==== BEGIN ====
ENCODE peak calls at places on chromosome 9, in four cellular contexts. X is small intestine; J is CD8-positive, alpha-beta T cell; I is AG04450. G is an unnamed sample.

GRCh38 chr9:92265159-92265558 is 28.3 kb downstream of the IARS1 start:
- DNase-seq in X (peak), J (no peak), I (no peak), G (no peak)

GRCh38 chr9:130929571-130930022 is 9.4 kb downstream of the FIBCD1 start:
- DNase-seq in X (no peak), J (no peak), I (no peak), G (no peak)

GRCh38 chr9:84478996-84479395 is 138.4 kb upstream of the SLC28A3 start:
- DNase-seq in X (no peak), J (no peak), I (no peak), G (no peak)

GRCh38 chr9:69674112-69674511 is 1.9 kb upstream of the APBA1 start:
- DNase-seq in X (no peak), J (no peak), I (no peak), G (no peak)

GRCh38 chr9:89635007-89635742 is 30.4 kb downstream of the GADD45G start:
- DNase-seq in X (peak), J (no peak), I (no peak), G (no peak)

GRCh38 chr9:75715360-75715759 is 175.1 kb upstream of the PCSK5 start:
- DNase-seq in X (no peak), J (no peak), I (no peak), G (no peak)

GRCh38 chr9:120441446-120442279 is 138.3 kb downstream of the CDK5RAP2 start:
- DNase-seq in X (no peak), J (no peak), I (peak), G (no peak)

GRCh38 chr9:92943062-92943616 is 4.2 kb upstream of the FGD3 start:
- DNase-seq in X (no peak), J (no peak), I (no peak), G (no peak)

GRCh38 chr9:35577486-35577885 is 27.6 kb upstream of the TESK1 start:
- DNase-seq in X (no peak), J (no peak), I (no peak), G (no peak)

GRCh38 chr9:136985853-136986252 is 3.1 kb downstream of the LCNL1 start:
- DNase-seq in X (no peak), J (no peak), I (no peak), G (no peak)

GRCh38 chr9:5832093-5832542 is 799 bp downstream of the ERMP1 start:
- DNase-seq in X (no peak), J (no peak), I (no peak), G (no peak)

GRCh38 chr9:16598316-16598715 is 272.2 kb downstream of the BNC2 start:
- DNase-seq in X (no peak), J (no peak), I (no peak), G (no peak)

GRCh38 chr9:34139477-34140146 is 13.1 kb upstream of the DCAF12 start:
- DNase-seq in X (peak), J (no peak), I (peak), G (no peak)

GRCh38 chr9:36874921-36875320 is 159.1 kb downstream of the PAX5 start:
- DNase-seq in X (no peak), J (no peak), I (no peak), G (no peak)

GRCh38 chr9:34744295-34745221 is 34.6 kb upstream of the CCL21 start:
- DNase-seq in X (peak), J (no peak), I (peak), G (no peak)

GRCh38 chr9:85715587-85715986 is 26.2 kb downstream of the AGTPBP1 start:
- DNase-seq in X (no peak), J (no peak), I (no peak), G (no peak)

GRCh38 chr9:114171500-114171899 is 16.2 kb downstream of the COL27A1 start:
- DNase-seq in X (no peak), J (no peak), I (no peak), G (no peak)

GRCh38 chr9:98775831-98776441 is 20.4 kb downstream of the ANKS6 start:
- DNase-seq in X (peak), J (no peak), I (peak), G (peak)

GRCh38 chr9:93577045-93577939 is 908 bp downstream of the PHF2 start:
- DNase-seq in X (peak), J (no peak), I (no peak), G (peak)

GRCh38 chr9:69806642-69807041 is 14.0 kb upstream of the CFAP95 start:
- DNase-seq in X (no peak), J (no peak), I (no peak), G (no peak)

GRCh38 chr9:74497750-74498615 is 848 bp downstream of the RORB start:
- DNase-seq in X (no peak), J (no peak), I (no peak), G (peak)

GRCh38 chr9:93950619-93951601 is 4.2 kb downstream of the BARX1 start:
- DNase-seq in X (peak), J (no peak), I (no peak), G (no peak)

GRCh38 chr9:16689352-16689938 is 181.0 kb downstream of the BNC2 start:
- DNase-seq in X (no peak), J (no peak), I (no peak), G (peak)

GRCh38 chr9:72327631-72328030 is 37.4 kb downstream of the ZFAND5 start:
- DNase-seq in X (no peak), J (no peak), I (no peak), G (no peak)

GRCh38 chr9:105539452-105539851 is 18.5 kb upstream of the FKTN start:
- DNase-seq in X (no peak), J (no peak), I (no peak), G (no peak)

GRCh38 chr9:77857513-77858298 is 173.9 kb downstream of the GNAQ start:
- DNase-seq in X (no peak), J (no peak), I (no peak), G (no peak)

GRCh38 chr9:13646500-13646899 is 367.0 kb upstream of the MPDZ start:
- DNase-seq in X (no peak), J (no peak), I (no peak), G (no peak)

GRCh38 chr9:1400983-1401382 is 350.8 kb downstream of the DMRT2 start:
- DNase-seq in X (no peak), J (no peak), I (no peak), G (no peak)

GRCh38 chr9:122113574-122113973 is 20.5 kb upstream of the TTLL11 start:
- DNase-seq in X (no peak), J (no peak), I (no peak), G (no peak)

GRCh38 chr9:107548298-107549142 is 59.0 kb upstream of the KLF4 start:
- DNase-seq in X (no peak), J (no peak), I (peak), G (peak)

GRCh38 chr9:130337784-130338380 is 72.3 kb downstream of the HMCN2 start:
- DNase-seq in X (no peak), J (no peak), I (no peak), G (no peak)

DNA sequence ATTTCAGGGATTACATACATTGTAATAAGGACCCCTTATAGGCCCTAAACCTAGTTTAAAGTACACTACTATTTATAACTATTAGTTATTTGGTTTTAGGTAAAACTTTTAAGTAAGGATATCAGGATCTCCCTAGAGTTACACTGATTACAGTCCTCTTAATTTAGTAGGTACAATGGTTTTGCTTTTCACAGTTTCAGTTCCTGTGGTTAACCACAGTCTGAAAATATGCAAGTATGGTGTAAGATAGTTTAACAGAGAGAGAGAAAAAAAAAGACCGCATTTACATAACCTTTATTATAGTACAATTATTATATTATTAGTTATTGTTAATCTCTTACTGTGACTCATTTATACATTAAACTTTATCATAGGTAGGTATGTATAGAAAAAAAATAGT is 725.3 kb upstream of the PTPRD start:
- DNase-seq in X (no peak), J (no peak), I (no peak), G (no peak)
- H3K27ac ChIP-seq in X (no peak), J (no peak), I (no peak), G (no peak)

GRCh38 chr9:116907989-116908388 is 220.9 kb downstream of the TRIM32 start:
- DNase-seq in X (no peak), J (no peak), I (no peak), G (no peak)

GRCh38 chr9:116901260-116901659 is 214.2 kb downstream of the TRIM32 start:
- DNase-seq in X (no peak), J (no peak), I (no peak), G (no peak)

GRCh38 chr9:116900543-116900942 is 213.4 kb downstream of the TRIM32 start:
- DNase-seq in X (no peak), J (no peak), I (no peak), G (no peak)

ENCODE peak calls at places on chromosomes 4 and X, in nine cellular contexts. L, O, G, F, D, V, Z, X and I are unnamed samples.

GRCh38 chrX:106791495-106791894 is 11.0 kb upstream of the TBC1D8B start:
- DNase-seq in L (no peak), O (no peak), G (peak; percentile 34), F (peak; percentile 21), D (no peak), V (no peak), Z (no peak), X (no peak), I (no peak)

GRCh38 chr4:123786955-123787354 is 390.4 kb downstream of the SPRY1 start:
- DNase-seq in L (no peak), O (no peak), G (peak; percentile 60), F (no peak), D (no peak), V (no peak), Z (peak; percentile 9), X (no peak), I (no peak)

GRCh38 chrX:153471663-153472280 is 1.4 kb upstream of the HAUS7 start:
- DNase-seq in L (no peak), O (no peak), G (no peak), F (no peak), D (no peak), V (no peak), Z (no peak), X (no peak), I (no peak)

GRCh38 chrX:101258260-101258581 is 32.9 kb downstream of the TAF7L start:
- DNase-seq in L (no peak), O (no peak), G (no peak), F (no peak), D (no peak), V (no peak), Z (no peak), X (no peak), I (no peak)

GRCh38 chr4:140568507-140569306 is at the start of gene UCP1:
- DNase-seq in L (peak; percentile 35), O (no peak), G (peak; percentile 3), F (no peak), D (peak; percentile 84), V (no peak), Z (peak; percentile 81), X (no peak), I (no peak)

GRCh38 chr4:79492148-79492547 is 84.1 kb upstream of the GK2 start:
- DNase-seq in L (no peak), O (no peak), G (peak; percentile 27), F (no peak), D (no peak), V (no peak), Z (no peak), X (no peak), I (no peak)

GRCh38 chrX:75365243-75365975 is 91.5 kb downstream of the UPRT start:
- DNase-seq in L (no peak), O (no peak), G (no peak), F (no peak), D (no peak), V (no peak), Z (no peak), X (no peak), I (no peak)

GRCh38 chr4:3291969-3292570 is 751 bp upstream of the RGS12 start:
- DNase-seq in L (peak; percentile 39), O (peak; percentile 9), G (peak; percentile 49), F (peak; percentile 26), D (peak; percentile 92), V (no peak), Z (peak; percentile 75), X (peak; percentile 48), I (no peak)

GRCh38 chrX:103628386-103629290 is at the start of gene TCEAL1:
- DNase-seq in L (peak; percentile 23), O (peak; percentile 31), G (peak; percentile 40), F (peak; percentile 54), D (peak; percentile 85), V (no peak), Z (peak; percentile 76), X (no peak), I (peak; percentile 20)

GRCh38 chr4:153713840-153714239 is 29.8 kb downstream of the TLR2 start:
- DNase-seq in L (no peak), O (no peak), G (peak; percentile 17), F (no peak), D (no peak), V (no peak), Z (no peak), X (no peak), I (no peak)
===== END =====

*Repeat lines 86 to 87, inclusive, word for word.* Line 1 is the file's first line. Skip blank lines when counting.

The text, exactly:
GRCh38 chrX:75365243-75365975 is 91.5 kb downstream of the UPRT start:
- DNase-seq in L (no peak), O (no peak), G (no peak), F (no peak), D (no peak), V (no peak), Z (no peak), X (no peak), I (no peak)